Ming Long is the first to admit she is not an extrovert. But to climb the corporate ladder, the senior business executive of Chinese-Malaysian descent was forced to behave otherwise.
“If I ask you to close your eyes and visualise a CEO, you don’t see an Asian woman,” says the respected former fund manager for the $2.5-billion Investa Office Fund.
“[People] expect you to be very meek and mild, that you come into the room, sit in the background and don’t say much.
“I’ve had to learn how to become an extrovert at work because that’s how they would accept me as being an effective leader.”
Ms Long may have overcome institutional bias to reach the upper echelons of corporate Australia, but she is a rare exception.
An Australian Human Rights Commission report has found that no more than five per cent of leaders in business, politics, universities and government departments hail from non-European backgrounds – a sobering fact that weakens Australia’s claim to be a multicultural success story.
“It’s lonely; it’s hard to find other people like me in leadership,” said Ms Long, who resigned from Investa in April and is now considering her next career move.
“To make sure I was continually effective in the teams I was working in, I would adapt to the people around me. I never expected them to adapt to me.”
The study, the first of its kind, reveals a pervasive leadership bias against those of Asian, Indian, Middle Eastern, African, Pacific Island and Latin American descent.
Among the nation’s 40 university vice-chancellors, all were from Anglo-Celtic (85 per cent) or European (15 per cent) backgrounds. None were indigenous or non-European.
“We have assumptions about what leadership must look like and sound like, and there are structural barriers to those from culturally diverse backgrounds breaking through into positions of leadership,” Race Discrimination Commissioner Tim Soutphommasane said.
“I get [approached] all the time at functions by professionals from [non-European] backgrounds who feel they’ve had such experiences and it’s dispiriting. You are talking about people whose ambitions are unfulfilled.”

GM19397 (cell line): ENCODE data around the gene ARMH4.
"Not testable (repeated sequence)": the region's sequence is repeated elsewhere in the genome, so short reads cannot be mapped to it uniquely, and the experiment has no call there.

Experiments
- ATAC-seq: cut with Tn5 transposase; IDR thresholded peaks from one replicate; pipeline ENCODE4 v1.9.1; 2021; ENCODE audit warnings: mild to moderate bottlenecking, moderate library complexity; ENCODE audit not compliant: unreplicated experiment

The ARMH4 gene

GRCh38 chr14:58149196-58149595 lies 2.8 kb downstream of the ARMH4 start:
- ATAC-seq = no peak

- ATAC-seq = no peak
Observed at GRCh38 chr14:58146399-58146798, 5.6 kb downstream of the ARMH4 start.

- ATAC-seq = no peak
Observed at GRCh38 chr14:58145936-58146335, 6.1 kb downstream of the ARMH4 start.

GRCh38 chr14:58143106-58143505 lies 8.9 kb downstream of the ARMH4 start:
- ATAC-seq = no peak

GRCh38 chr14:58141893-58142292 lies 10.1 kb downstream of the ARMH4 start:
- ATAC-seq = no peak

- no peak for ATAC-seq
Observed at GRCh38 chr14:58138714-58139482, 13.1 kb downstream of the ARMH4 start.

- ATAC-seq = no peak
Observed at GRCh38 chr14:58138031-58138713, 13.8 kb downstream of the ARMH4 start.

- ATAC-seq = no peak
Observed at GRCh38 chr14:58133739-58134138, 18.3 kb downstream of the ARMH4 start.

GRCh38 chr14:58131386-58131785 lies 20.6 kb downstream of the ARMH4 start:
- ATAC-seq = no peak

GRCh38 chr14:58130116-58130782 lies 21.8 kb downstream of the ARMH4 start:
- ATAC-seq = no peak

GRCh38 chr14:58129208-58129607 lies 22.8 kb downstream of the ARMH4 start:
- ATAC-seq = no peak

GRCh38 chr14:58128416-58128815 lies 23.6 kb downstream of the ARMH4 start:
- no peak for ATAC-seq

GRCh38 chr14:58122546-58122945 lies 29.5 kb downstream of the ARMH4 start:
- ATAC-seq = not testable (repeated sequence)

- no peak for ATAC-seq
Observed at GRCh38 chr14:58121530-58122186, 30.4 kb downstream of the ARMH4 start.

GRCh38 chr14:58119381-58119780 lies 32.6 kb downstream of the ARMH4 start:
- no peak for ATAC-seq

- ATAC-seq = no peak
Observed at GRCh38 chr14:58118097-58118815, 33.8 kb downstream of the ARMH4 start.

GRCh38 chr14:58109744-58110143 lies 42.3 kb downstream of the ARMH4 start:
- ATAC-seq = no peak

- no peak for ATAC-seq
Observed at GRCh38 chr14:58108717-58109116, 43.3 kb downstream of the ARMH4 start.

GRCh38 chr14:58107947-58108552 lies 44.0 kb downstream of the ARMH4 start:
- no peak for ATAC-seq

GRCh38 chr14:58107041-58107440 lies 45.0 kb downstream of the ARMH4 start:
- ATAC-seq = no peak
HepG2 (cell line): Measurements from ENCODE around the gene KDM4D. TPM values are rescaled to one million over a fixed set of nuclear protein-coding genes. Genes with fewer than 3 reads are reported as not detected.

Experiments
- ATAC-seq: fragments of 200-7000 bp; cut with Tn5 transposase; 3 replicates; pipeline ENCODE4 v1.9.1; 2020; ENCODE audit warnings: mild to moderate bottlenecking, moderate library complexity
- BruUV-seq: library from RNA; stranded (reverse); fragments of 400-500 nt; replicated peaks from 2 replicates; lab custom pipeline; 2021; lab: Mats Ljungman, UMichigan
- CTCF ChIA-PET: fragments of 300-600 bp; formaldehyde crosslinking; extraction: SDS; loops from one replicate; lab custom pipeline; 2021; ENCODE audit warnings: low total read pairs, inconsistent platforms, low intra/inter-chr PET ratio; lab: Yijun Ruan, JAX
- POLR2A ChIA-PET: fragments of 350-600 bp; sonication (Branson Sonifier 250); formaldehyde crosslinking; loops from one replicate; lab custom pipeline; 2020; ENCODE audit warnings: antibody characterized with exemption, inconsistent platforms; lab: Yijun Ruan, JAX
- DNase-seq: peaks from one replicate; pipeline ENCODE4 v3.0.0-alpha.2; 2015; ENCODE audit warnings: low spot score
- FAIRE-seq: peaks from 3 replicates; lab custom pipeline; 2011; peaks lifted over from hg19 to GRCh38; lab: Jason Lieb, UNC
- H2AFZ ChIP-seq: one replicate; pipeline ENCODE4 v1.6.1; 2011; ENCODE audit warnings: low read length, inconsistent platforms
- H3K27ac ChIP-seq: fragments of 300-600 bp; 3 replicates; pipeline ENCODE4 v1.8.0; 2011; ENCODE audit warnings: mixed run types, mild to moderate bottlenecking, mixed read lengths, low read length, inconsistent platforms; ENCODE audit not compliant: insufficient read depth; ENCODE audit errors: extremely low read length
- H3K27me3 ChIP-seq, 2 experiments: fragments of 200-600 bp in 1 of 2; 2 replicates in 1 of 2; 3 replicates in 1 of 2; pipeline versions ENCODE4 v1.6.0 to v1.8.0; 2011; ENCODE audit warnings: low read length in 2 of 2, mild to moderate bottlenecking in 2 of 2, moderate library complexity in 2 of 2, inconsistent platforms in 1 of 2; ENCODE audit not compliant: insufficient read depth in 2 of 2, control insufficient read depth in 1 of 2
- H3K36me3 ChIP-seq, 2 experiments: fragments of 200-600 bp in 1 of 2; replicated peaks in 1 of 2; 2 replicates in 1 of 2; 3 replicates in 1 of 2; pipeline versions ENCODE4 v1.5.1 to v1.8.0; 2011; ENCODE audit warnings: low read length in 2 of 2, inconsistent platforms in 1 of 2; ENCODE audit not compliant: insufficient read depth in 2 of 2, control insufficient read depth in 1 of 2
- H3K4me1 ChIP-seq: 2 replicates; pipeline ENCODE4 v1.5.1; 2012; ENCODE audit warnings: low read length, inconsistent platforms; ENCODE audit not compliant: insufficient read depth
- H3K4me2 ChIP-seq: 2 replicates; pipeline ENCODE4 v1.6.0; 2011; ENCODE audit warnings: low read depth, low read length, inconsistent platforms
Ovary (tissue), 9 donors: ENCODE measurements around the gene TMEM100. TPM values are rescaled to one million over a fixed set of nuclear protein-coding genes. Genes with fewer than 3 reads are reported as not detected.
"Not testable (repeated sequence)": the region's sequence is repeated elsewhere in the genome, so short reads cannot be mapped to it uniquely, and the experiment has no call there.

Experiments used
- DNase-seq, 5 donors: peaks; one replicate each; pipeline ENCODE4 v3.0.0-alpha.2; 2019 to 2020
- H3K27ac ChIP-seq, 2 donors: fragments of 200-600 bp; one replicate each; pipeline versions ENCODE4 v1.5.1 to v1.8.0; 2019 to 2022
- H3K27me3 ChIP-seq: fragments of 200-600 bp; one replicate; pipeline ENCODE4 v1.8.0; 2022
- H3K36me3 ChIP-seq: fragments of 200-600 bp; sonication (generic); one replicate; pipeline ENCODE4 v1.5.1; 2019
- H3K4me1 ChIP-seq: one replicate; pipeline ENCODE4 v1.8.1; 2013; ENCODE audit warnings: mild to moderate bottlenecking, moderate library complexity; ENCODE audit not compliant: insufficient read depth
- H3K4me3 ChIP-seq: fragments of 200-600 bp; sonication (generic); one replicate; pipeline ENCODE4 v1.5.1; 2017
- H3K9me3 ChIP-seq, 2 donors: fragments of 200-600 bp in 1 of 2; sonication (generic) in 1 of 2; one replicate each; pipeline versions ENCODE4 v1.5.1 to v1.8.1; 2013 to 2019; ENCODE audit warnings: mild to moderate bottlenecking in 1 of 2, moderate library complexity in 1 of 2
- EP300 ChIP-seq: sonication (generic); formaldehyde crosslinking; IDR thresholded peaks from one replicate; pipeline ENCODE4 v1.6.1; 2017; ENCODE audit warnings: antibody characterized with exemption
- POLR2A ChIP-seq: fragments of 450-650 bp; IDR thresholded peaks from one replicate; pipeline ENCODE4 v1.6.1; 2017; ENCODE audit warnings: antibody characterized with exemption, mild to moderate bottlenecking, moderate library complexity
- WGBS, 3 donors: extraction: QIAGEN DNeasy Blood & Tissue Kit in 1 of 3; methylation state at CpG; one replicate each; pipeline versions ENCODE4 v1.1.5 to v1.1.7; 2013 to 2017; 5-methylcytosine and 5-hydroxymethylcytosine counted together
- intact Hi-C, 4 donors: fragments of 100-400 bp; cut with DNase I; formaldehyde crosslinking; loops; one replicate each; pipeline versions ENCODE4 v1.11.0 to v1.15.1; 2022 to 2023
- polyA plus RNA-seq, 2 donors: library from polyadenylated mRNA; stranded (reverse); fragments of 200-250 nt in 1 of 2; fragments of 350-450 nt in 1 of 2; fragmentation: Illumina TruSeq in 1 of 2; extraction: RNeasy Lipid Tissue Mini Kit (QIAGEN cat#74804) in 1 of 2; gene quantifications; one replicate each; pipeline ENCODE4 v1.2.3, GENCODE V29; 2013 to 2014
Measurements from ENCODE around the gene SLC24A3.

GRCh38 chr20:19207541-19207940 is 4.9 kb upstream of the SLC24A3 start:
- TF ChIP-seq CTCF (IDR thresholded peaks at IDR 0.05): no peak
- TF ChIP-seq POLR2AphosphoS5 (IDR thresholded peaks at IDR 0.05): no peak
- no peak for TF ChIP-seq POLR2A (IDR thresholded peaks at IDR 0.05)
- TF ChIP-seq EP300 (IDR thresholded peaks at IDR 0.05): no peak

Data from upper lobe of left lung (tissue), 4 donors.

The report, Leading for Change, said an estimated 32 per cent of the Australian population had a non-Anglo Celtic background.
However, in the last federal Parliament, 79 per cent of the 226 members had an Anglo-Celtic background and 16 per cent had a European background – a trend even stronger in the federal ministry.
Of 124 heads of federal and state departments, just two were of non-European descent and one had an Indigenous background.
“We found a bleak story for multicultural Australia … Australian society may not be making the most of its diverse backgrounds and talents,” the report said.
“When it concerns advancement within professional life, prejudice can trump diversity.”
It said a more culturally diverse workforce made for better decision-making and performance, and outlined a way forward, including mentoring, targets and better data collection.
On average, high school and university students of immigrant backgrounds outperform the children of Australian-born parents in educational attainment. Ms Long questioned why those of Asian backgrounds, in particular, were under-represented in corporate leadership roles.
“I find that incredible given the quality of the students coming through … where do they all go?” she said.